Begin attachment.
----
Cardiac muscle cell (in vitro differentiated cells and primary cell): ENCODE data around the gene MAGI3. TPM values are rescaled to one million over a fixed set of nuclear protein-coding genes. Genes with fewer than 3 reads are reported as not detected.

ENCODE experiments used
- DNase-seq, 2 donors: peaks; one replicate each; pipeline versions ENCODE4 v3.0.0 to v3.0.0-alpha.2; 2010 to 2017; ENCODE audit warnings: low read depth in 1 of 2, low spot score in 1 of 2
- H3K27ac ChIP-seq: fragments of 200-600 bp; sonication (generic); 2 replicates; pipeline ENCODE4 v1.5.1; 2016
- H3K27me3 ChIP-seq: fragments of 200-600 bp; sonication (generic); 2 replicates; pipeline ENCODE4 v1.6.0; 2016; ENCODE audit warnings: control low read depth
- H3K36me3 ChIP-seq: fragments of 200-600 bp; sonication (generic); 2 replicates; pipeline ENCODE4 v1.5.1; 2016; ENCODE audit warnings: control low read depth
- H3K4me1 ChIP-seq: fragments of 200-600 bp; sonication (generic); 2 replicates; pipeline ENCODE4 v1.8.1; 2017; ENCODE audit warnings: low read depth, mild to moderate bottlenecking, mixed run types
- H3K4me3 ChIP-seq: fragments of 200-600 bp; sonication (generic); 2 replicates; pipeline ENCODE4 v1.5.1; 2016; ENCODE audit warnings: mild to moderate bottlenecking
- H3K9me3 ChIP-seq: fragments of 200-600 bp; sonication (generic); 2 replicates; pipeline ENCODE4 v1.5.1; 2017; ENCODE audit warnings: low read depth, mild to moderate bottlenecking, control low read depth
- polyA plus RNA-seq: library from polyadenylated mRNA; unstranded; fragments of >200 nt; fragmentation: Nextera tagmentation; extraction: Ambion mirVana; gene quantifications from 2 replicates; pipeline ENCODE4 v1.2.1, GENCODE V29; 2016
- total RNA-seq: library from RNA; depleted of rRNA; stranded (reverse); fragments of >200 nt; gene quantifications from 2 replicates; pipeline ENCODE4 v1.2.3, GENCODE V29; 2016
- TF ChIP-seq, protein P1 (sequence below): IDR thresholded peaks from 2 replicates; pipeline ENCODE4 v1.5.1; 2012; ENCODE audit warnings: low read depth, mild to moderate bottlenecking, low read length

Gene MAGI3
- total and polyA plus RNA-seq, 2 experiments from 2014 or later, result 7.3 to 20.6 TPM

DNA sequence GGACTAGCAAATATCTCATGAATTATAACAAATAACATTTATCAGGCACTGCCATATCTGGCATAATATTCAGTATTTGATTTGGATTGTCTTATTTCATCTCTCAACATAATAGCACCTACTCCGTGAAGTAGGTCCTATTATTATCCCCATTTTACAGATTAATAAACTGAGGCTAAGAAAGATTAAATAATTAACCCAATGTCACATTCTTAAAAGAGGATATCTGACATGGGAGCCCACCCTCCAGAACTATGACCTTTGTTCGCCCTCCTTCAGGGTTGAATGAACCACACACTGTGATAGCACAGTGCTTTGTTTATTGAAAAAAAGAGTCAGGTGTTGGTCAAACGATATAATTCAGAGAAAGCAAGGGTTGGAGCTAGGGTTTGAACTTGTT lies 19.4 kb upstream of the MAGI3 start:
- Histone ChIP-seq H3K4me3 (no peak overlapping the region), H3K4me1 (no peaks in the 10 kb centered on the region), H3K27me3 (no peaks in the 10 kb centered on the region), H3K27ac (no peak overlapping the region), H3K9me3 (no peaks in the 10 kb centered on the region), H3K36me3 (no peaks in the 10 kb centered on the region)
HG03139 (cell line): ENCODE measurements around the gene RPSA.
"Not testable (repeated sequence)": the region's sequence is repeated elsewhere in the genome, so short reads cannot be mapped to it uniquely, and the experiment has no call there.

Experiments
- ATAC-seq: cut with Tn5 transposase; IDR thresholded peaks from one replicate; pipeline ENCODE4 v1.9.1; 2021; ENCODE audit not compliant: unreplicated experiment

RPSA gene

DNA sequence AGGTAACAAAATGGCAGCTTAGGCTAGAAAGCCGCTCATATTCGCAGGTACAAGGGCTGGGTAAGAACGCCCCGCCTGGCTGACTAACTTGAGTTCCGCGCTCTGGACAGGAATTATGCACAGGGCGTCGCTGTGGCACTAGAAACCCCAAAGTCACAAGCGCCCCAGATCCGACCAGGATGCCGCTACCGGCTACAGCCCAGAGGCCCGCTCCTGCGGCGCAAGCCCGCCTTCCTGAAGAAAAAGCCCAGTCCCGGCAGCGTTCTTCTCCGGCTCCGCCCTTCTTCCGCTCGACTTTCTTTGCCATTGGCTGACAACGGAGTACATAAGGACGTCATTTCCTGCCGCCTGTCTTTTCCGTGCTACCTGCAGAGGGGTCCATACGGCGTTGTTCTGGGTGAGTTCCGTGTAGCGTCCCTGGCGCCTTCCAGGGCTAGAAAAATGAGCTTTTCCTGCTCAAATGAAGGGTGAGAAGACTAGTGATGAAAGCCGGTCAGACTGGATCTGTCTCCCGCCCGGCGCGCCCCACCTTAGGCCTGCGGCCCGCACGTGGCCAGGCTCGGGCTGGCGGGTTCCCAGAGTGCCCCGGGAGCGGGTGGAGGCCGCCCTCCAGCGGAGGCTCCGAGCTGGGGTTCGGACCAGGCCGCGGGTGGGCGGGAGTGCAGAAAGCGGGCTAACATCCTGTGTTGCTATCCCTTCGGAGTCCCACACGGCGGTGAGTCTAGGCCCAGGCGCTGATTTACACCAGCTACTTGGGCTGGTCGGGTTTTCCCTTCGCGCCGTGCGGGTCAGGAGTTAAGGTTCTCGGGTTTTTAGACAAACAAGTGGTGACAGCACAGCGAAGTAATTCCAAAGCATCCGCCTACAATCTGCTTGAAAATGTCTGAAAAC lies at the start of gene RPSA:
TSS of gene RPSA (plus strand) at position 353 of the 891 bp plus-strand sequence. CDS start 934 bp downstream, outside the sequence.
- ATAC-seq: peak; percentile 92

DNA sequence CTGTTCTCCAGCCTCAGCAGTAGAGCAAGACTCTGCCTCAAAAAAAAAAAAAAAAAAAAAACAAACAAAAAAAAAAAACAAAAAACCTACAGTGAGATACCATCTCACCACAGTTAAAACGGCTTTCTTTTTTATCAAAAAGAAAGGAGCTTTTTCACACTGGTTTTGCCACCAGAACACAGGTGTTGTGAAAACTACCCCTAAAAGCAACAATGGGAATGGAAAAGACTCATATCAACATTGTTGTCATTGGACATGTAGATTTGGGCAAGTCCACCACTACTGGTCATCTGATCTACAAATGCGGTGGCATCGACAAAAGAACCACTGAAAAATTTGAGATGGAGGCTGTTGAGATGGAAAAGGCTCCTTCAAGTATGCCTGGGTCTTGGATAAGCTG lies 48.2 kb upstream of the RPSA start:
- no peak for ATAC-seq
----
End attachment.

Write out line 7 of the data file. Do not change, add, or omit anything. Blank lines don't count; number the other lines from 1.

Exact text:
- H3K4me1 ChIP-seq: fragments of 200-600 bp; sonication (generic); 2 replicates; pipeline ENCODE4 v1.8.1; 2017; ENCODE audit warnings: low read depth, mild to moderate bottlenecking, mixed run types